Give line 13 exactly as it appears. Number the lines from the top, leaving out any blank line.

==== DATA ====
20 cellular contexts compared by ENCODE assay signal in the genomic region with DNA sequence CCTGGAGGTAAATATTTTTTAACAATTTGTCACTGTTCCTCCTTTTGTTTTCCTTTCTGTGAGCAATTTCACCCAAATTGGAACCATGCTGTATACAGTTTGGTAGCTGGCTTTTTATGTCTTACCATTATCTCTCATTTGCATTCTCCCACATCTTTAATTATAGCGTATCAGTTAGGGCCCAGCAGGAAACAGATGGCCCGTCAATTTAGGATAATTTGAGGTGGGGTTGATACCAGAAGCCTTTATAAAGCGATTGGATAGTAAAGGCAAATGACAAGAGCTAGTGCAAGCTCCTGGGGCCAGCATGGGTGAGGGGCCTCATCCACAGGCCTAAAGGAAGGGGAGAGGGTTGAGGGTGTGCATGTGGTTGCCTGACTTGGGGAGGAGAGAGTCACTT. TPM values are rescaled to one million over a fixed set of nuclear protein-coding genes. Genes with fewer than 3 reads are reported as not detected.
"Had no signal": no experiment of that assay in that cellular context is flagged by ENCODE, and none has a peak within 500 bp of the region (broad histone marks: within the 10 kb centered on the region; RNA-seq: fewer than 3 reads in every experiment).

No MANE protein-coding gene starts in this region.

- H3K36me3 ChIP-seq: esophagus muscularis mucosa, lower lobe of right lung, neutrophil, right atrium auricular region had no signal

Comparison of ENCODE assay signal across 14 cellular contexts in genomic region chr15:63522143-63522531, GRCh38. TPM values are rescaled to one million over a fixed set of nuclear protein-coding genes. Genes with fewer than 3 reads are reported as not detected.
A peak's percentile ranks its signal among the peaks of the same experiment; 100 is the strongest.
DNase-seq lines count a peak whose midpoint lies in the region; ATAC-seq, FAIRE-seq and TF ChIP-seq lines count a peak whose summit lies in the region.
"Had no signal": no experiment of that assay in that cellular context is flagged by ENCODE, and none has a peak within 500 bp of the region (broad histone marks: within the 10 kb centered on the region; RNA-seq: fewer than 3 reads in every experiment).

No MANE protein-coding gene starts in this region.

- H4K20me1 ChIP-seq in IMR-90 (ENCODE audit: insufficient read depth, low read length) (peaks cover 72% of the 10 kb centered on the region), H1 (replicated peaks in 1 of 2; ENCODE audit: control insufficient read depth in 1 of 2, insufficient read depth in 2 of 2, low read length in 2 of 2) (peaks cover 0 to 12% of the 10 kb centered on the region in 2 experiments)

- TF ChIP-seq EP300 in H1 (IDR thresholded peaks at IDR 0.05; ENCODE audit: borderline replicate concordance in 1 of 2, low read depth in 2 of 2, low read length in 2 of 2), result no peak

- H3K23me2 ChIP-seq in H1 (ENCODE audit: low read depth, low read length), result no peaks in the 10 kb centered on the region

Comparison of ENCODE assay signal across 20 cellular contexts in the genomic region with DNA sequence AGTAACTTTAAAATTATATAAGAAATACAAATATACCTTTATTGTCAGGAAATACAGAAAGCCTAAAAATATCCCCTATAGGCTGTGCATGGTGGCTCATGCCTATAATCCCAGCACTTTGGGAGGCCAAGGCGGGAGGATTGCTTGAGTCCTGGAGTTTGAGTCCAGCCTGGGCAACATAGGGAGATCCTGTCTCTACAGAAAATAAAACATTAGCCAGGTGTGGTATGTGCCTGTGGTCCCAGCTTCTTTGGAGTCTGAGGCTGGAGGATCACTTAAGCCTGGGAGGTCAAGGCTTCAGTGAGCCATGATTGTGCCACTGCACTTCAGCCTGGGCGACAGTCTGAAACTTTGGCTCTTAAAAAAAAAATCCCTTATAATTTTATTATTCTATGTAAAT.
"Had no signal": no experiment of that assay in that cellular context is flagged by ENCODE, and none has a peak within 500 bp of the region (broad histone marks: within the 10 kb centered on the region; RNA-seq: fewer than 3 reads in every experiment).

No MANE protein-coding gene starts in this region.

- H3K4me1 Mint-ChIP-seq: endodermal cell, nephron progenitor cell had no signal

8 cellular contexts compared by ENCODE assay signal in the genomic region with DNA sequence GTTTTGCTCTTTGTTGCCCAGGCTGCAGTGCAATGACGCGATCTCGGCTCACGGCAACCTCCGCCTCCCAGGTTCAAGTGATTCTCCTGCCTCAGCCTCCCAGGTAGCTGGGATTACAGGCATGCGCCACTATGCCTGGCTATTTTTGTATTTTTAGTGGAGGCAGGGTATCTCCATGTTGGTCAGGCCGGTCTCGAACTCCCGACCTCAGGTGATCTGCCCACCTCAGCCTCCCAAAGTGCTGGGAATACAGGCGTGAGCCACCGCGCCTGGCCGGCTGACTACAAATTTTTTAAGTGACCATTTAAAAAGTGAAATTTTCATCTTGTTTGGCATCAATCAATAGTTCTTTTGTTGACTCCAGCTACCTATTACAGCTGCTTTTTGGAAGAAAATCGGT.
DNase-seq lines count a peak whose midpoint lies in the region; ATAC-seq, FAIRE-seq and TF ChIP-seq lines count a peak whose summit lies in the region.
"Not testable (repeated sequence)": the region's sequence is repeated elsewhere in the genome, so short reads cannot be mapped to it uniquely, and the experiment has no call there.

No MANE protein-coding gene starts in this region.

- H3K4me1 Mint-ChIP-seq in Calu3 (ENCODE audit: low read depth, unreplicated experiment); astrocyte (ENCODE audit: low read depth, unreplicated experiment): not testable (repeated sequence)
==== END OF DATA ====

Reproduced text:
Comparison of ENCODE assay signal across 20 cellular contexts in the genomic region with DNA sequence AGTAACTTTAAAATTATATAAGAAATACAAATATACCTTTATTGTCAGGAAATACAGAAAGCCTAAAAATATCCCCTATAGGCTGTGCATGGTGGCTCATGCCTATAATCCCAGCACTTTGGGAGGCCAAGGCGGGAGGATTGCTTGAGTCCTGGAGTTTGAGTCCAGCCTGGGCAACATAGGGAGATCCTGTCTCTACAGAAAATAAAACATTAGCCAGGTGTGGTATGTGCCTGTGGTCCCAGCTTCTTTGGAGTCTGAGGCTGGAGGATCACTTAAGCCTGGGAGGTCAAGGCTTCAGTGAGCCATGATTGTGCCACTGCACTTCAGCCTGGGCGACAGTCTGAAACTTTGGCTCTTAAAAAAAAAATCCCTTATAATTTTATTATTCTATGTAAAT.